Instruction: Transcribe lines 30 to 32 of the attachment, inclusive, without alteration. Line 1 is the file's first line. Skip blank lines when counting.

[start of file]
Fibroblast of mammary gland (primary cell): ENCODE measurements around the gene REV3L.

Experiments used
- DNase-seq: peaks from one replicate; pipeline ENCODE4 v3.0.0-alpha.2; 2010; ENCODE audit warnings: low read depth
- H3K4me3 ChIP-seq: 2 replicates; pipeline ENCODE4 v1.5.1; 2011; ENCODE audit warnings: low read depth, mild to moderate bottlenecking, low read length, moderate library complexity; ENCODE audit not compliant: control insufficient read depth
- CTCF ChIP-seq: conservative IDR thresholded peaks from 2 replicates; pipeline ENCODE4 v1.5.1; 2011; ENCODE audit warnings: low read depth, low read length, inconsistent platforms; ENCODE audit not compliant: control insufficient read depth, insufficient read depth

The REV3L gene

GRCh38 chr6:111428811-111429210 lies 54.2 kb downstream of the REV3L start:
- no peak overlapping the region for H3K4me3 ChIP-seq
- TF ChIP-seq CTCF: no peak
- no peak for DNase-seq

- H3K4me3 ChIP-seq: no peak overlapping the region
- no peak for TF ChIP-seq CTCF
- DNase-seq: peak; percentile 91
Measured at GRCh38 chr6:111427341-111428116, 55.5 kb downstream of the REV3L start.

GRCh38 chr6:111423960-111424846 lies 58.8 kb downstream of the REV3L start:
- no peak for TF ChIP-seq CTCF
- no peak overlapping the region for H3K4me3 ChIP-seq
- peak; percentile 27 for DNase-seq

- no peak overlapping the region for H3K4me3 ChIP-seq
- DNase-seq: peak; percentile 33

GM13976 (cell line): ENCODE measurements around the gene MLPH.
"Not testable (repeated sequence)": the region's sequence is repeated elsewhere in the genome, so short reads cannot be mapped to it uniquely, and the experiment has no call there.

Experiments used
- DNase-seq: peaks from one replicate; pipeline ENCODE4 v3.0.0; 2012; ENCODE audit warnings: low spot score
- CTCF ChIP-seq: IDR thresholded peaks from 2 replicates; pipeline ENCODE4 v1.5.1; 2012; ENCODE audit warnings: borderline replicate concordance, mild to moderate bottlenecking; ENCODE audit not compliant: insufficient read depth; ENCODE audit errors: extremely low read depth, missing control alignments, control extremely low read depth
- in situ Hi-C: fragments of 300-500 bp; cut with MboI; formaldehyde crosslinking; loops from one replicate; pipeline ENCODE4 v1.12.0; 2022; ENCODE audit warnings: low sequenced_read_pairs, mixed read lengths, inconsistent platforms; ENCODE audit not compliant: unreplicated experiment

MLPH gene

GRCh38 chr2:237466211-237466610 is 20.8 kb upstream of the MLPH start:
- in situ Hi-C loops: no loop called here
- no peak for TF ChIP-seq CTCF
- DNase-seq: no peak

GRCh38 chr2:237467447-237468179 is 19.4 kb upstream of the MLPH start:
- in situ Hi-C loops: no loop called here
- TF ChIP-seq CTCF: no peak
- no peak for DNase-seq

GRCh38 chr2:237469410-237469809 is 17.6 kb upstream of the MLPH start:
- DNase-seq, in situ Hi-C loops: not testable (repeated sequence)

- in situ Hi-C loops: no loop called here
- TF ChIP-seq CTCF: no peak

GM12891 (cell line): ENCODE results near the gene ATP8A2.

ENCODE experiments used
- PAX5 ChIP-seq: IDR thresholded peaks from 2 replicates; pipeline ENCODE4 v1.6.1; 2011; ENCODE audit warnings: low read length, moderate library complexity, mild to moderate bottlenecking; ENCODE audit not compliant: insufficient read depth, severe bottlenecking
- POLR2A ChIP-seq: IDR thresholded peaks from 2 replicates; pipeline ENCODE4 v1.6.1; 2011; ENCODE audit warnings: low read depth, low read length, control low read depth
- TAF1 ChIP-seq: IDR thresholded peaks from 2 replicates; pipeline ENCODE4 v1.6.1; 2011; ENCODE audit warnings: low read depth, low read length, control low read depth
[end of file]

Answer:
- no peak for TF ChIP-seq CTCF
- DNase-seq: no peak

GRCh38 chr2:237467447-237468179 is 19.4 kb upstream of the MLPH start: